But rather than pursuing a pitcher like Sonny Gray who'll be looking for a three or four-year deal, the Cincinnati Reds may be looking to players like Alex Wood, Lucas Giolito, or Jack Flaherty who could be looking to re-establish their value by signing a one-year prove it deal and re-enter free ageny after 2024.

The Reds won't get into a bidding war with other teams looking to sign Sonny Gray

The Cincinnati Reds need starting pitching. But guess what? So does everybody else. Fans saw at the trade deadline how much starters were going for in terms of prospect capital. The Chicago White Sox made out like bandits after dealing away Lance Lynn, Lucas Giolito, and others to the highest bidder.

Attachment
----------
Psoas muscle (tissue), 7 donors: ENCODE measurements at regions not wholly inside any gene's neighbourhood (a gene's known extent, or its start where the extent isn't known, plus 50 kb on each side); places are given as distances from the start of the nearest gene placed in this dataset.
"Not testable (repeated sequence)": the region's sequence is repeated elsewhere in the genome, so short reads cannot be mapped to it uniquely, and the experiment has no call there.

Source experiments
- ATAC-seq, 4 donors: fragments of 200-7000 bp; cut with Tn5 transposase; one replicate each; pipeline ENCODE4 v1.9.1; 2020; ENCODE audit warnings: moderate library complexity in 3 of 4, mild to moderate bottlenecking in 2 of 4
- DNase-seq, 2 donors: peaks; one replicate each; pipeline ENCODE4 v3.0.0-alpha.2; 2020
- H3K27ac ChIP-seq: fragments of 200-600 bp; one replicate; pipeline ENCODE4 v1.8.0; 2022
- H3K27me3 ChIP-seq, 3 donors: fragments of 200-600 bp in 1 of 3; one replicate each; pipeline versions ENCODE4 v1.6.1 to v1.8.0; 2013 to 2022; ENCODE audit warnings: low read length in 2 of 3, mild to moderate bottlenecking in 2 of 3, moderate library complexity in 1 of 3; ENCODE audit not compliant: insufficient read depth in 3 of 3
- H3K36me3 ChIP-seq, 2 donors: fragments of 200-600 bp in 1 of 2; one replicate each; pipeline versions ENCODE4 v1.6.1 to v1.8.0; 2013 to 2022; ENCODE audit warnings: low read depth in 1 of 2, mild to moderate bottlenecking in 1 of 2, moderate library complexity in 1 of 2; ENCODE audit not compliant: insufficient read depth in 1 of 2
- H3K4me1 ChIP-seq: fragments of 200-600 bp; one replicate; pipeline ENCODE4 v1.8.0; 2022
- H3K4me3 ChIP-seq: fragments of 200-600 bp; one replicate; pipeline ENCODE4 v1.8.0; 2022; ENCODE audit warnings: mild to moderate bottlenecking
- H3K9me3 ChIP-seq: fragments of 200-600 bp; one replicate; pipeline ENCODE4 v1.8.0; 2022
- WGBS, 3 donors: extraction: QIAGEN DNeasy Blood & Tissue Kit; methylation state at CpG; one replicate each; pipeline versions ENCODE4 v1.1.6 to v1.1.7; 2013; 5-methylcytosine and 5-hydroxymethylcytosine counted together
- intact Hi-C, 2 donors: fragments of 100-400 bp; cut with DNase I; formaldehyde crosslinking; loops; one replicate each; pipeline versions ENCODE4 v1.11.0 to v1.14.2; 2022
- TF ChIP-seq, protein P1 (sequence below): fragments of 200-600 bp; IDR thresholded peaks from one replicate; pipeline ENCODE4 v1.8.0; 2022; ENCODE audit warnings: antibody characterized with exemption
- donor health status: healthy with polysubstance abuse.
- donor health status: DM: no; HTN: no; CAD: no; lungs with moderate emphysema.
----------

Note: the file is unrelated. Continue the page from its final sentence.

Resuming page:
The Reds are not going to get into a bidding war with other teams for Sonny Gray's services. The Minnesota Twins are likely to attempt to re-sign the right-hander, and you can count the Baltimore Orioles and St. Louis Cardinals among the clubs likely to throw money at Gray this offseason.

History tells us that the Reds are rarely aggressive in the free agent market. Despite the fact that Cincinnati has the money to spend, it's hard to see Nick Krall and the Reds front office outbidding teams who are looking at one of the top pitchers on the market.

I don't believe that Cincinnati will be looking to come to terms with the bottom of the barrel this offseason. But given the number of pitchers in the Reds' farm system combined with those six starters already on the 40-man roster, it seems more plausible that signing a mid-tier starter is much more likely.

A pitcher like Brad Keller, Kenta Maeda, or even Michael Lorenzen seems like a much bettter fit for a team who's looking to restock the club from the inside. As interest in Sonny Gray increases, look for the Reds' involvement to decrease.